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Bible verses about Elijah, Types of
(From Forerunner Commentary)

1 Kings 18:36-38

To his audience, this was the equivalent of a nuclear explosion. Not only did the sacrifice completely burn up, but the altar burned as well. The fire came out of heaven, and "Vhoom!" everything was gone. Even the water in the trenches was gone—there was just a black spot on the earth, a charred hole in the ground. Did God answer Elijah's prayer to reveal who the true God was and who His true servant was? Most spectacularly! God left no doubt in the people's minds who was who, what was what, and how wrong they had been.

Richard T. Ritenbaugh
The Two Witnesses (Part 6)


 

Malachi 4:5

Before the coming of the great and dreadful day of the Lord: This phrase lures people into interpreting this as occurring just before Christ's second coming. However, the verse does not say "immediately before"—that is an assumption—it only says "before." The apostle John writes that the world was passing away in his day 2,000 years ago (I John 2:17)! In terms of time, verse 18 is even more incredible because John says that by biblical reckoning it was already the last hour (Romans 13:11-12; I Peter 4:7)! It is imperative we learn to consider time as God does rather than men.

The last days began with the arrival of Jesus Christ. John the Baptist, the prophesied Elijah, appeared as one epoch ended and the next began. He was the last and greatest of the Old Testament prophets, his preaching turned the hearts of the fathers to the children, and he prepared the way for the Messiah. He most certainly came before the great and dreadful day of the Lord.

John W. Ritenbaugh
Elijah and John the Baptist


 

Matthew 11:11-14

Verse 14 is an interesting statement all by itself. Is there another Elijah to come? What He says very clear, and there is no greater authority than Jesus Christ, who said, "This [John the Baptist] is Elijah."

But did John the Baptist restore all things? Did John turn the hearts of the fathers to the children, and the hearts of the children to the fathers? It is an interesting puzzle. Nevertheless, we cannot gainsay what Jesus says: "This is Elijah!"

John W. Ritenbaugh
Prophets and Prophecy (Part 1)


 

Matthew 16:18

Does this say the church will never die out? Yes, but only indirectly.

The translation of one word, "prevail," alters the focus of what Jesus says. It could also be rendered "stand." By choosing to translate the word as "prevail," it changes the church from being on the offensive against the kingdom of Satan, represented by the word "Hades," to being on the defensive, as continually under attack.

Jesus is promising that He would enable His church to be on the offensive and triumphant against Satan and death. Is the church constantly under attack? Of course it is, and there have been several times that, as far as we know, it has almost died out, but it has always emerged triumphant and continued on.

How was this accomplished? Jesus Christ would raise up a man to preach the gospel once again. Peter Waldo is one of the clearer examples. In the process, he became the one God used to call others into His truth, and around him, He formed a continuation of the church of God. Using this interpretation, even the first-century apostles, as they took the gospel into new areas, became weak types of Elijah—as did all the men God used down through the ages, like Peter Waldo.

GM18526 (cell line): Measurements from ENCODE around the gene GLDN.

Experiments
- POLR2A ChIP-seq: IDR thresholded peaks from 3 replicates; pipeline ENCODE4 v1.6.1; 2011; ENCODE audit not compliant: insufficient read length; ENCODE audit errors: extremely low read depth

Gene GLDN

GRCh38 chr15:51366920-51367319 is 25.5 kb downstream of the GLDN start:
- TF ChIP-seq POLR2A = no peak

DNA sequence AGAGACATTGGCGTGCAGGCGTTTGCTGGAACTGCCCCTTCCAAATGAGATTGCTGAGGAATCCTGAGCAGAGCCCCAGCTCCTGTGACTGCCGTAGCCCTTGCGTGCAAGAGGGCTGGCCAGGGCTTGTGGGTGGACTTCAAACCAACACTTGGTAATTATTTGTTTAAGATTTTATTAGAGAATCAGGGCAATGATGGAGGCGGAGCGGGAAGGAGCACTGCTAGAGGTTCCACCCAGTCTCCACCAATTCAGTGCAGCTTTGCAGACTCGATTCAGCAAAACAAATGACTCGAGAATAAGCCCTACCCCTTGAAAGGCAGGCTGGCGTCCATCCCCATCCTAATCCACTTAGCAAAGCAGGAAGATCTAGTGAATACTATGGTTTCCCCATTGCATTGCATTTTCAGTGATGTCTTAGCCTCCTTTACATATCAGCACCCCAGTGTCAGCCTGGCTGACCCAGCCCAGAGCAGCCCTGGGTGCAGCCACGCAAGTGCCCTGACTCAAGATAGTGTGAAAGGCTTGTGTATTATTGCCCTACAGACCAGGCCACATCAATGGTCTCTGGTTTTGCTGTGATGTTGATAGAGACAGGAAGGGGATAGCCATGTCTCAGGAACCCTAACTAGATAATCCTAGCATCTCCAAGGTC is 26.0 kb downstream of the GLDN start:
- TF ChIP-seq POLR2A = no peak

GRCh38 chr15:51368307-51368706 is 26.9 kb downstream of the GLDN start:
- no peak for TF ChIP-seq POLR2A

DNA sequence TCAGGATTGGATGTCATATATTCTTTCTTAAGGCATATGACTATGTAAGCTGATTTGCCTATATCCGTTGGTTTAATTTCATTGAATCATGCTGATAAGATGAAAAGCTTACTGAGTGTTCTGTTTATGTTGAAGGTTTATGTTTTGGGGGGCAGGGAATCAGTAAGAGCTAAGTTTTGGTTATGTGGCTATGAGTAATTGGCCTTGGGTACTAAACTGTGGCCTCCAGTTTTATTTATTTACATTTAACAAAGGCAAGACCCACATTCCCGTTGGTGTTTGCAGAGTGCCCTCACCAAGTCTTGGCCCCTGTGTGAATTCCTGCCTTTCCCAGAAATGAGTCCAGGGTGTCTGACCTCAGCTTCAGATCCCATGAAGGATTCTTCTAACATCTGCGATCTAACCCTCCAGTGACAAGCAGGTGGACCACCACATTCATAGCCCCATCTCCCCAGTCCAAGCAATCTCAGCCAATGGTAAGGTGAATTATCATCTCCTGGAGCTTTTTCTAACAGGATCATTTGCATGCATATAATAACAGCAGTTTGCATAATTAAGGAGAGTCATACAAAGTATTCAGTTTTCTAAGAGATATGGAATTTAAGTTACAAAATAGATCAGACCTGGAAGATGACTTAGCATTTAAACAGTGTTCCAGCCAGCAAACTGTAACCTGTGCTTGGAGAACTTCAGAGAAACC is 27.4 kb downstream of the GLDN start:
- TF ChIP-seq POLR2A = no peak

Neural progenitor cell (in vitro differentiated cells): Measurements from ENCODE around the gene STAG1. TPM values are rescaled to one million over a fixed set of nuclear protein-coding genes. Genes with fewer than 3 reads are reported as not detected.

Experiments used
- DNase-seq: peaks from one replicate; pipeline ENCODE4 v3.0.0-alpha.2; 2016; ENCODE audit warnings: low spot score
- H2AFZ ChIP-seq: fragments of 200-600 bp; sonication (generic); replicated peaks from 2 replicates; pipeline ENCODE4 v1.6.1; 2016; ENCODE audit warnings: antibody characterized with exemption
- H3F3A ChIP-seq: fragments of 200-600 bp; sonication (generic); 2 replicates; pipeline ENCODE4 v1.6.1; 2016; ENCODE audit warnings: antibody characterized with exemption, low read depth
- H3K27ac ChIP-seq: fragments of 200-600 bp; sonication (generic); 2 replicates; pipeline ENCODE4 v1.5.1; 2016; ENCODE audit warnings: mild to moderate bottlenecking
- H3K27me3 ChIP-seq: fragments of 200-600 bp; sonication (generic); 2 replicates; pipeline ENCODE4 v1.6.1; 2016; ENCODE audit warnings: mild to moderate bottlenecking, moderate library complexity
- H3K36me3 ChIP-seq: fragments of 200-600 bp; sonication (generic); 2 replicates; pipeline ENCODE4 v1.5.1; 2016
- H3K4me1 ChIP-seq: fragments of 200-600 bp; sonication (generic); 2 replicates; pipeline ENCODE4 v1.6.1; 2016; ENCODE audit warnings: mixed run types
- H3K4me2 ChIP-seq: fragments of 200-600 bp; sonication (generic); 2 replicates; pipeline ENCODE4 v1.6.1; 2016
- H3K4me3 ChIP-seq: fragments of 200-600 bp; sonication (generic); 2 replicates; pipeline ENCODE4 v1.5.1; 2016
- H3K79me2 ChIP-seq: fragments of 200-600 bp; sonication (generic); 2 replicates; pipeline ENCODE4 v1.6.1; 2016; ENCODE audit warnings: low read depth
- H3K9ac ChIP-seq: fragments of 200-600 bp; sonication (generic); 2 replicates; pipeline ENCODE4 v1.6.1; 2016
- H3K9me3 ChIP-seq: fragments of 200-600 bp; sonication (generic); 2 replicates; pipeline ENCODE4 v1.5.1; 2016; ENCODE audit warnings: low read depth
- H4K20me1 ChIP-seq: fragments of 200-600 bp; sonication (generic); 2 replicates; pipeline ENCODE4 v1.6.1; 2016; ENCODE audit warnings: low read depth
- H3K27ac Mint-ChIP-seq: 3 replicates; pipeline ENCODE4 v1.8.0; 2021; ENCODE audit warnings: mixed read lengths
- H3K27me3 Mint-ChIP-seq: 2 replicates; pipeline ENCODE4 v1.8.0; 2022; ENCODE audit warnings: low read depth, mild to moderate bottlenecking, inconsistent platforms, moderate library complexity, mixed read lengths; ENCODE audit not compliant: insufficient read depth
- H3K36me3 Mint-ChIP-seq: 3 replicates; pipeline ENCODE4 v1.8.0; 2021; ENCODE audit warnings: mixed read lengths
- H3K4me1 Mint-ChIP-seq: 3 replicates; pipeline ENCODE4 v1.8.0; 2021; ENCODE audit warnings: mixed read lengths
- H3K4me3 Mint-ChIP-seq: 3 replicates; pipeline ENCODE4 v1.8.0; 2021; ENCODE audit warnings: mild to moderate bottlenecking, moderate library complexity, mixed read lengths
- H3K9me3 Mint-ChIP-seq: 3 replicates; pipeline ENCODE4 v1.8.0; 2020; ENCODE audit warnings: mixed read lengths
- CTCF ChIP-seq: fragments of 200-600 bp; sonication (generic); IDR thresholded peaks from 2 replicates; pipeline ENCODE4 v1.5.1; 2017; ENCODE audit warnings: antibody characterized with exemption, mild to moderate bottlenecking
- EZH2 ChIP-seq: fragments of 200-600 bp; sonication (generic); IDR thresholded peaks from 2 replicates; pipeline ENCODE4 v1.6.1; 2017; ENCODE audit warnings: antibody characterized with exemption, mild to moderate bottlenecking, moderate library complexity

Each of them, in type, had to reestablish things and preach repentance in preparation for the receiving of the gospel and the Messiah. But not a single one of them was the Elijah to come because that office and prophecy—by Jesus' own words—has already been fulfilled, and there is no higher authority.

John W. Ritenbaugh
Elijah and John the Baptist


 

Matthew 17:10

Jesus says that John the Baptist was Elijah (see verses 12-13).

John W. Ritenbaugh
Prophets and Prophecy (Part 1)


 

Matthew 17:10

The question, asked by the disciples, is about what the scribes were saying: that the actual prophet Elijah—not the Elijah—must first come. What the scribes believed was in question, not the truth regarding Malachi 4:5-6.

John W. Ritenbaugh
Prophets and Prophecy (Part 3)


 

Matthew 17:11

Jesus responds to the disciples' question essentially by saying He agrees that the scribes are correct in saying, "Elijah must come before the Messiah appears and before that great and dreadful day."

The word "truly" is important to understanding His agreement with the scribes. He is saying they have correctly understood Malachi 4:5-6 to this pointthat "Elijah must come first." He does not say He agrees with them totally, nor is He indicating that another Elijah will come in the future. Jesus says verse 13 in the future tense, because it is the tense in which Malachi 4:5-6 is written, which is a promise to be fulfilled at some later point in time.

He adds a quotation from the prophecy given about John in Luke 1:17. He wants to turn our attention away from Elijah to John.

John W. Ritenbaugh
Prophets and Prophecy (Part 3)


 

John 1:19-21

When John the Baptist replied, he knew in advance what they were thinking because he knew what the Jews believed in regard to Elijah. This is why he answered, "I am not Elijah." In other words, since he was preaching and doing certain things, they expected that he was Elijah. The definite article is left out: "No. I am not Elijah."